So remember this – when you have a range of cells selected, when you type anything, it would be entered only in the active cell. But if you apply any formatting changes (such as changing the color, border, or cell format), it would be applied to the entire selection.

In this example, I want to enter the same department (say ‘Sales’) in all these cells.

Instead of doing it 1 by 1, or entering it in one cell and then copy-pasting it in other cells, let me show you a faster way.

  1. Select the cells in which you want to enter the data
Select the cells in which you want to do data entry1
  1. Enter the data (which would automatically be entered in the active cell)
Enter the text in the first cell only
  1. Hold the Control key and press the Enter key
Same data entered in all the cells

And Voila!!!!

The same text has been entered for all the cells in the selection.

Similarly, you can also do the same thing with formulas. enter the formula in the active cell, then hold the Control key and hit the Enter key and the formula would be entered in all the selected cells.

And a great thing about entering formulas this way is that it would automatically adjust the cell reference.

A practical example of this would be when you have a dataset with blank cells and you want to fill blank cells with 0 or some text such as NA or a dash. You can select all the blank cells (using the Go To Special technique) and then fill all the blank cells in one go.

Data Entry in a Specific Sequence

This is a less-known Excel trick that could be quite useful if you have a data entry job.

When you select a single cell in Excel, enter the data or formula in that cell, and then hit the enter key, you would automatically be taken to the cell below it.

And here comes the trick.

When you select a range of cells, and then you enter any text or formula, it would be entered in the active cell.

And now when you hit the enter key, you would be taken to the next cell in the selection itself. So if the next cell in this election is below the active cell, you would be taken there, else you would be taken to the next cell in the selection.

For example, if I select cells A1, B2, C3, and D4 (as shown below), enter some text in the active cell (which is cell A1), and then hit the enter key, I would automatically be taken to cell B2 (and not A2).

Selecting non contiguous cells in Excel

Once I enter the data in cell B2 and hit the enter key, I would automatically be taken to cell C3 and so on.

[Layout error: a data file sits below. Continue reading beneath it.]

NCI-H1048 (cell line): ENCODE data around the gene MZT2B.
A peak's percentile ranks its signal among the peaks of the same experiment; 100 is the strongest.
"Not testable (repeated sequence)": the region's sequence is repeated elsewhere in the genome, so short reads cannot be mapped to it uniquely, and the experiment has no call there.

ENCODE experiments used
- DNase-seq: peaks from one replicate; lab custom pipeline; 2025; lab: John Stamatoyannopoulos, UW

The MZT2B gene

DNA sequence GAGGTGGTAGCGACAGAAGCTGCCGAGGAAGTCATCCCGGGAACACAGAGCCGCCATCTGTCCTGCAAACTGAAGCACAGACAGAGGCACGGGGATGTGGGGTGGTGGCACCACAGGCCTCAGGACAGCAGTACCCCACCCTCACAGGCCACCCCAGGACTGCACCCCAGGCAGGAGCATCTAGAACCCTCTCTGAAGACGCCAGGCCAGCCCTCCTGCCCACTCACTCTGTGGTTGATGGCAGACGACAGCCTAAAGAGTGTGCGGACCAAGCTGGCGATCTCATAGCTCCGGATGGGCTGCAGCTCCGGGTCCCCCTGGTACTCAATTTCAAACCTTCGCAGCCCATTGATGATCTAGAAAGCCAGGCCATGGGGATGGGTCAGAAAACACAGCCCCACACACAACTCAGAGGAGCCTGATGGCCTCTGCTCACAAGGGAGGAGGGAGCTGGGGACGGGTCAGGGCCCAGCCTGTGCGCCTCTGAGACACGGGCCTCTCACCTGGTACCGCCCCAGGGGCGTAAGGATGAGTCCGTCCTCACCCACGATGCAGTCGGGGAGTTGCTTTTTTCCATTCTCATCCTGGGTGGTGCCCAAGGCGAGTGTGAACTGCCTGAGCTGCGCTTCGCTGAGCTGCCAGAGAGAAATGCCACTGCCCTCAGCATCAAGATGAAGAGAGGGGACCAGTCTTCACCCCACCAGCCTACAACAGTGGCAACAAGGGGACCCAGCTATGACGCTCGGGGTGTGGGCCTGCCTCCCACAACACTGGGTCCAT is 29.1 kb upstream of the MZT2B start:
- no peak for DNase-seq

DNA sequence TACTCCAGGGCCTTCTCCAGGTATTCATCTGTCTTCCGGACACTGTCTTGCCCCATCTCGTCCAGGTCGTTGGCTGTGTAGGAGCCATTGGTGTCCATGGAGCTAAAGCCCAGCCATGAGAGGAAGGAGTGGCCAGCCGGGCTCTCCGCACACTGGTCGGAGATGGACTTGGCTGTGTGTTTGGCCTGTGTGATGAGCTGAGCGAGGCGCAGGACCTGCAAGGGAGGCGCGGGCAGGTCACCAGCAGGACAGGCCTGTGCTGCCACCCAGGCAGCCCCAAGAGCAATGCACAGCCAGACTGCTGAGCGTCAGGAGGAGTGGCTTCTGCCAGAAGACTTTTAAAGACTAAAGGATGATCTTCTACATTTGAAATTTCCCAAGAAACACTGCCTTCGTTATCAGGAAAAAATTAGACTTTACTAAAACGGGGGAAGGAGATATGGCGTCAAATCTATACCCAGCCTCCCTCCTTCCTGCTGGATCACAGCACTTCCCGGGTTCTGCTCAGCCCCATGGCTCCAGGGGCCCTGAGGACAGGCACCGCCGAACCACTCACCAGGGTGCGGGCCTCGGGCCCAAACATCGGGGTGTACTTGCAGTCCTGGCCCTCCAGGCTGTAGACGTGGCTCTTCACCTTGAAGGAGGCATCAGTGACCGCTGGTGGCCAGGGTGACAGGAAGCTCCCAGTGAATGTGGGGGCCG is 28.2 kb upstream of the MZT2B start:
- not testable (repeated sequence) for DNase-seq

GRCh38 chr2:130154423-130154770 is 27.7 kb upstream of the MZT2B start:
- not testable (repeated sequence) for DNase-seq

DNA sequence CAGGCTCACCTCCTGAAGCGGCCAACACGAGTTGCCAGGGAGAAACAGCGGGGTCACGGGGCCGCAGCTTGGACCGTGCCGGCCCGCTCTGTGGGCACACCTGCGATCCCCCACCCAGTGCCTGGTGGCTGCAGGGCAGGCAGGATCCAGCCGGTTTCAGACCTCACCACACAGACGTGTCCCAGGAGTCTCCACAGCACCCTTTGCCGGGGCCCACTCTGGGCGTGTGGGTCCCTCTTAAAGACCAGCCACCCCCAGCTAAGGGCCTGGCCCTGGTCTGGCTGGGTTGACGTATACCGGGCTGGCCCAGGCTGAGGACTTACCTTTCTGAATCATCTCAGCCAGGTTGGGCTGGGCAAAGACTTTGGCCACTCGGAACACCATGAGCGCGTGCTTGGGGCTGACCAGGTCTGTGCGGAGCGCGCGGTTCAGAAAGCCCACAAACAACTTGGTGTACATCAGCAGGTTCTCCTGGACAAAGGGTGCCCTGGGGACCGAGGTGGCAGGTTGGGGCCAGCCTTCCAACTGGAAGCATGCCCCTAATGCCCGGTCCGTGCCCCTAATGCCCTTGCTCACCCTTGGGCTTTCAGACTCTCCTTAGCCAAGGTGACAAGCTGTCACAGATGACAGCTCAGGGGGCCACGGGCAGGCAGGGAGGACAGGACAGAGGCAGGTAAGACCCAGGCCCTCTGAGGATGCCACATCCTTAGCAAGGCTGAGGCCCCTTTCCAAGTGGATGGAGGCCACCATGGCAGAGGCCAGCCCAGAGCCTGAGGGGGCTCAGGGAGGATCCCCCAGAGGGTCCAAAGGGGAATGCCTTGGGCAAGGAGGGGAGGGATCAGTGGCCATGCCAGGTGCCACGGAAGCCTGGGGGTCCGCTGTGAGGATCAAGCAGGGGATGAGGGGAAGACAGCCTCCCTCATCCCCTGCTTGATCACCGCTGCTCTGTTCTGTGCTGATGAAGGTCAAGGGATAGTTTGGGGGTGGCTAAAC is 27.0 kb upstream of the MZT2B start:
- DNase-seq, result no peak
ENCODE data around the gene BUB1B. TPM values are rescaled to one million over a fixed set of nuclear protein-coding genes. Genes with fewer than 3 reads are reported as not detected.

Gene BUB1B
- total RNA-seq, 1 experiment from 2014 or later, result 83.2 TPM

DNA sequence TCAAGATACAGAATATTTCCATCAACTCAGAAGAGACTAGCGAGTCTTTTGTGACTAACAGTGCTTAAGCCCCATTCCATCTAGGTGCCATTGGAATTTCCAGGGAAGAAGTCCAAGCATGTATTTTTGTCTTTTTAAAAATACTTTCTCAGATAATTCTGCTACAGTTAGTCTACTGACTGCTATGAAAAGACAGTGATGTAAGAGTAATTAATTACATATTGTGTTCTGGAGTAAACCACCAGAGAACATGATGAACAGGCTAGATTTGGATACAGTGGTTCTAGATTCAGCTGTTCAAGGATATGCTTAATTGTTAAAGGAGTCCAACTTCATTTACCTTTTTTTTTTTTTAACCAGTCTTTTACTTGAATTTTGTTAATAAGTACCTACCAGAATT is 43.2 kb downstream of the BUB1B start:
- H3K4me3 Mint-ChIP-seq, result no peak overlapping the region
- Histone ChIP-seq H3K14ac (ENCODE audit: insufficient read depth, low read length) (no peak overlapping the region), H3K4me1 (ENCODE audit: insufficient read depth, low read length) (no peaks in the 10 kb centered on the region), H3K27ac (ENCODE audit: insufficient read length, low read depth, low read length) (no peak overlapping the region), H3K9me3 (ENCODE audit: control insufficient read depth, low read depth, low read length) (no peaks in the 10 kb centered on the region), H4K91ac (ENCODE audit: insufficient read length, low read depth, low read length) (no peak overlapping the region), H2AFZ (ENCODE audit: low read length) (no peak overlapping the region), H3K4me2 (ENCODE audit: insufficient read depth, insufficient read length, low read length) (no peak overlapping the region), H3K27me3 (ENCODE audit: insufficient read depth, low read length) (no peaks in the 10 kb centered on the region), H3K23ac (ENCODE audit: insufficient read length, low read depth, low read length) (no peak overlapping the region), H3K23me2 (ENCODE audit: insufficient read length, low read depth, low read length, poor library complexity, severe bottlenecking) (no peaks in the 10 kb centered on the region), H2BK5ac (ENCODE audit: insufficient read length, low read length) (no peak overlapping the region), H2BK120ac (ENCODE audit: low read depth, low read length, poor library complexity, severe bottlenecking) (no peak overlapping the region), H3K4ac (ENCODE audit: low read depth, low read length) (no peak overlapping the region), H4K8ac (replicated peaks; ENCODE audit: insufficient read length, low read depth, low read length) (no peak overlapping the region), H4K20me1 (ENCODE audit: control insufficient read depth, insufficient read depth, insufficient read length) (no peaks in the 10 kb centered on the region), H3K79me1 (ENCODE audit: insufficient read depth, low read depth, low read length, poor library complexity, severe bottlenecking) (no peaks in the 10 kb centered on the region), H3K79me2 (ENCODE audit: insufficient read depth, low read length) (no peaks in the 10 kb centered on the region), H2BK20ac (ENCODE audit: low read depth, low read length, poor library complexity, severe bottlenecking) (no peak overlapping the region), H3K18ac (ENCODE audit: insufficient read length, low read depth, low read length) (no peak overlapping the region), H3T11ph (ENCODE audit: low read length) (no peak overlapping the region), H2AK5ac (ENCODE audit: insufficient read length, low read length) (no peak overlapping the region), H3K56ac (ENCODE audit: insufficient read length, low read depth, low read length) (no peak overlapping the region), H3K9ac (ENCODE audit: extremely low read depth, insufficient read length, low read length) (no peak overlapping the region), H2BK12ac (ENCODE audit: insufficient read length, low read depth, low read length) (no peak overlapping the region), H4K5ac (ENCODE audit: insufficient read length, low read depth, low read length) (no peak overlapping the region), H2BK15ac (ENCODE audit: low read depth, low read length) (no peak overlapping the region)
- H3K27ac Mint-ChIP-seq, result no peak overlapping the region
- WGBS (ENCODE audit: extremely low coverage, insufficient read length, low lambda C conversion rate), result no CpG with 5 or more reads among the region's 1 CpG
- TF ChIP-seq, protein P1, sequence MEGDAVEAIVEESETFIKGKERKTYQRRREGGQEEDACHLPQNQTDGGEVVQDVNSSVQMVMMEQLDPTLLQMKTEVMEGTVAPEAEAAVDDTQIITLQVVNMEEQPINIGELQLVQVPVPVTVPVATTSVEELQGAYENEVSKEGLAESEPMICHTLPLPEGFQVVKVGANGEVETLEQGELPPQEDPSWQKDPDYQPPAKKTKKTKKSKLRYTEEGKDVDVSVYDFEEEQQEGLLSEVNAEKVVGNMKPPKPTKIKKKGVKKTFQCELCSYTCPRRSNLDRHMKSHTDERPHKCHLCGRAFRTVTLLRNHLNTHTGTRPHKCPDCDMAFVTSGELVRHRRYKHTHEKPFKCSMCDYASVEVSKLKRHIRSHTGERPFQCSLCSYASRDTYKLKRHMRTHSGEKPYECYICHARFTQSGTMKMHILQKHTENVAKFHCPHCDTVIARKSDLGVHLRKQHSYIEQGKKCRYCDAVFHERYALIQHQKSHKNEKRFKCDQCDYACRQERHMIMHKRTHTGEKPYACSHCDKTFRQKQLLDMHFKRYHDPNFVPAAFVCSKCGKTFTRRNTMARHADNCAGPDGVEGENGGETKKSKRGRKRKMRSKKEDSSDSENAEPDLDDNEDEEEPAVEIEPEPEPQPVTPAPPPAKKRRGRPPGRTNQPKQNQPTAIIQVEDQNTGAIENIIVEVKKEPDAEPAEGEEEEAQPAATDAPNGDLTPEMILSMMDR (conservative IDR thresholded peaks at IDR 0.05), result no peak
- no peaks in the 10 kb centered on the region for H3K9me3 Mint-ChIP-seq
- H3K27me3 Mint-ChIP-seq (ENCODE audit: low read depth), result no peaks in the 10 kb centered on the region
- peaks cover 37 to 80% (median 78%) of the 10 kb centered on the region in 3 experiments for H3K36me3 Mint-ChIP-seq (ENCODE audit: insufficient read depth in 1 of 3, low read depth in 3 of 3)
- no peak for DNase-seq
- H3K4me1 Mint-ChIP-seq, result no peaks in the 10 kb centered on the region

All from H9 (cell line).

Using Active Cell Property in VBA

If you write VBA macro codes, having a good understanding of how the active cell works would be quite useful.

In Excel VBA programming, you can use the active cell as a point of reference and then write a code around it.

Let me give you an example.

Suppose I want to quickly enter the serial numbers from 1 to 10 (starting from the active cell), and also apply some formatting (make the cell color yellow and apply a border to it)

Below is the VBA code that would do this for me.

Sub Formatting()
For i = 1 To 10
    With ActiveCell.Offset(i - 1, 0)
        .Interior.Color = vbYellow
        .Borders.LineStyle = xlContinuous
        .Borders.Weight = xlThin
        .Value = i
    End With
Next i
End Sub

This VBA code works by using the active cell as the anchor and then covering 10 cells below it. in each of these cells, a serial number is entered and the formatting is applied.

Since this VBA code is dependent on the active cell, whenever I select a cell (thereby making it the active cell) and run this VBA code, it would start from that cell and format the 10 cells below it.

While this is a very simple example, the existence of the concept of the active cell actually makes programming quite easy in Excel.

What Happens to the Active Cell When You Activate Some Other Sheet or Workbook?

As I mentioned, there could only be one active cell. No matter which worksheet/workbook is activated, there would only be one active cell.

When you move away from the current worksheet and activate another worksheet (say you are in Sheet1 and then you go to Sheet2), your active cell would now be in the currently active worksheet (which would be Sheet2).

The same happens with Excel workbooks. If you activate another Excel workbook, then your active cell would be in that activated workbook.

And then if you switch back to your earlier workbook, your active cell would then be in the earlier book.

I hope now you are all clear about the concept of the active cell and how it can be used in Excel and VBA.

I hope you found this Excel tutorial useful.